Tuesday, September 28, 2010

Peak Oil Garden

An abundance of pots has got me thinkin about how to use space as wisely as possilbe - the idea of raised beds appeals - and there is an abundance of scrap wood down the side of the house - perhaps its time to get the Angle Saw out again?

Mel Bartholomew - Introducing Square Foot Gardening

Perfect concept for my 4 new plots

Monday, September 27, 2010

Ashwood Permaculture Project

A visit on the weekend to the Ashwood Permaculture Project Garden highlighted once again the many variations of what a Permaculture garden is.

With an emphasis on education and community - this property has evolved from an empty block to a food bowl and outdoor class room for the high school and local volunteers.

Because it is a vision for a community - the design is fluid. A series of mandalas have been established and the choock are rotated around this living mandala. A series of swales has been established, as it is quite a sloped block, in the form of dug in bath tubs.

I found the hot house the most impressive aspect. With a very well organised array of seedlings - herbs and edibles - which we chose from to plant out one of the circles on the block.

It was completely different to the two rural permaculture properties I have seen and showed me again how the principles can be taken on and interpreted by an individual to suit their vision.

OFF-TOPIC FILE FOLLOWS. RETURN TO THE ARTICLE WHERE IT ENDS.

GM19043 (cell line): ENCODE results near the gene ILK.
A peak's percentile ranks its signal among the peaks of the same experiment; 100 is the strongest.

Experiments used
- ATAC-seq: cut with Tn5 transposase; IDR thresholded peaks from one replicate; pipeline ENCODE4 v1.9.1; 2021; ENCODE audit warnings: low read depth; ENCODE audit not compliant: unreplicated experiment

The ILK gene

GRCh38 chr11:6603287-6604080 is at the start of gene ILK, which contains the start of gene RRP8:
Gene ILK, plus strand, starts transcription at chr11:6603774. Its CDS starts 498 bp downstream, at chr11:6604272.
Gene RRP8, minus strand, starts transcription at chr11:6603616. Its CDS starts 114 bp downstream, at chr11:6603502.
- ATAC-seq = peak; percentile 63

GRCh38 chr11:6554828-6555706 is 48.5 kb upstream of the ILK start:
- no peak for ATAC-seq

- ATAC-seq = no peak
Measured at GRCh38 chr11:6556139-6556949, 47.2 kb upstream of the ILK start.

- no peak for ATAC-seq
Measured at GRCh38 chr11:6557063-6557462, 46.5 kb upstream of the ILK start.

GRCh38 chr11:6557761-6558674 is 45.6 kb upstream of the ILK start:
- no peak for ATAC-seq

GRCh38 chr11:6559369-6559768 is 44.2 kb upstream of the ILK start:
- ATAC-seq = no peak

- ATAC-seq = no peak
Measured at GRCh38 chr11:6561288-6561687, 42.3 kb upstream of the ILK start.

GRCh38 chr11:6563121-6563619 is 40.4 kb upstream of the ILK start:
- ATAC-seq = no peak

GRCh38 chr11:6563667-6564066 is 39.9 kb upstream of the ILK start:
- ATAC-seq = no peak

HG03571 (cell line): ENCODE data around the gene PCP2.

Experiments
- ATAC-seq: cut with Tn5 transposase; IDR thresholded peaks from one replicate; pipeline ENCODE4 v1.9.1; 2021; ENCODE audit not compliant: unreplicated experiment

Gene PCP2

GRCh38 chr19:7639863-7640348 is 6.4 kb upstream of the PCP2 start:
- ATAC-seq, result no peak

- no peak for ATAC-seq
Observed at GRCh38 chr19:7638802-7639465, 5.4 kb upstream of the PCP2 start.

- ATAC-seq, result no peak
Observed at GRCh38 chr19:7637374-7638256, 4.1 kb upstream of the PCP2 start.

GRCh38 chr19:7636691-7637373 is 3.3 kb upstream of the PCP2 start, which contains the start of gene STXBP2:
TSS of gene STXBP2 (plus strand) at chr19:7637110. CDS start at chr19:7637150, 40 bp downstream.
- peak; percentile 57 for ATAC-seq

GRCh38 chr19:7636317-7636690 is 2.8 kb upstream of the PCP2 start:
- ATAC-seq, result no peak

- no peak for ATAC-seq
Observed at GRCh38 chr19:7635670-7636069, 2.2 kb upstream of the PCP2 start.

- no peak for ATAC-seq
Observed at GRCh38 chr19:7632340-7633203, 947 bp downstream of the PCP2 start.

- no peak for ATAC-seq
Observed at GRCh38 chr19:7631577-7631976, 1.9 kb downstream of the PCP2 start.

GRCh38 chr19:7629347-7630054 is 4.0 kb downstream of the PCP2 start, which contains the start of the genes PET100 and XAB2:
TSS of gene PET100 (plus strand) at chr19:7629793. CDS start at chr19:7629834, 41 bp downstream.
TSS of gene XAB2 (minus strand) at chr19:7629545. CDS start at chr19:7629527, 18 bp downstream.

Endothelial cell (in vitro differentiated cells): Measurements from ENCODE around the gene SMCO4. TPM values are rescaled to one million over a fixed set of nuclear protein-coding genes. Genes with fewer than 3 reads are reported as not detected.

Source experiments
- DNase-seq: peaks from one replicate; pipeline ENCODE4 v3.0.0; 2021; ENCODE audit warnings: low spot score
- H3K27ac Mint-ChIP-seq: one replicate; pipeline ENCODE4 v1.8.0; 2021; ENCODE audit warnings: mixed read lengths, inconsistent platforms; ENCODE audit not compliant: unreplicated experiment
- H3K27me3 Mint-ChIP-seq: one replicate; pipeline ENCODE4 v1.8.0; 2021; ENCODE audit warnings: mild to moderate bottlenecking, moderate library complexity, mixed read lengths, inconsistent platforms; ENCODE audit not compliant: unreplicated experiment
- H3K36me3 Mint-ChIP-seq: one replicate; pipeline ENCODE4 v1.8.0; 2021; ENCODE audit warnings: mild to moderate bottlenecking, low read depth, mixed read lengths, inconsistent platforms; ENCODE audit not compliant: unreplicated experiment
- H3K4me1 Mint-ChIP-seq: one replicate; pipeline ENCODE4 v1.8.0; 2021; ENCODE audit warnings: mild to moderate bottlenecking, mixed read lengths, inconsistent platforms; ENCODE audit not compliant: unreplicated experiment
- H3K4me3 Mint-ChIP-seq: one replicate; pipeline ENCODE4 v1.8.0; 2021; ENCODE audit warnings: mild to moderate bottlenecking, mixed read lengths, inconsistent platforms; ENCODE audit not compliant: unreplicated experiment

Monday, September 20, 2010

The Nature of 'Native'

The use of non-native, alongside native plants for a Permaculture design for working with the elements of water and fire: The Blogger's Opinion

The use of fire (other than that started by lightening) developed not naturally, but was recognized by Indigenous Australians to assist in both hunting and promoting species that were essential to their diets (for example tubars)(1). This had significant ecological consequences that we are living with today and that have made back burning an integral element to responsible environmental management.

For the sake of this discussion I am examining an urban fringe property for modern day human inhabitants.

Permaculture is a system for human inhabited regions, urban, semi-urban and rural. The connection between Human/Nature is key to understanding why ‘exoitcs’ are selected and integrated into the design.

Permaculture was established in Tasmania in the shadow of the 1970’s bushfires and provided, a then radical, means to plant for both your needs (of food, fodder, timber, shelter) and for your protection (against fire, wind, flood). On a personal note – I know that the apple orchid which divided the national forest from a friend’s property in the Tarra Bulga National Forrest saved not only his life but the home that he had built and was determined to protect on Black Saturday. The radiation thrown off by the Blue Gums, which both line the street and ridge directly opposite his property, fried the Apple Orchid (which stoically has re-sprouted in places) and gave just that moments grace to continue spot fire management.

Exotics – is an interesting word. As a ‘white fella’ I am an ‘exotic’ to this land. Widen the scope… as only recent inhabitant of the planet ‘indigenous’ Australians could be considered exotic to the Australian Landscape. Their introduction of fire to the environment altered which species were suppressed and which were promoted for them to thrive and survive.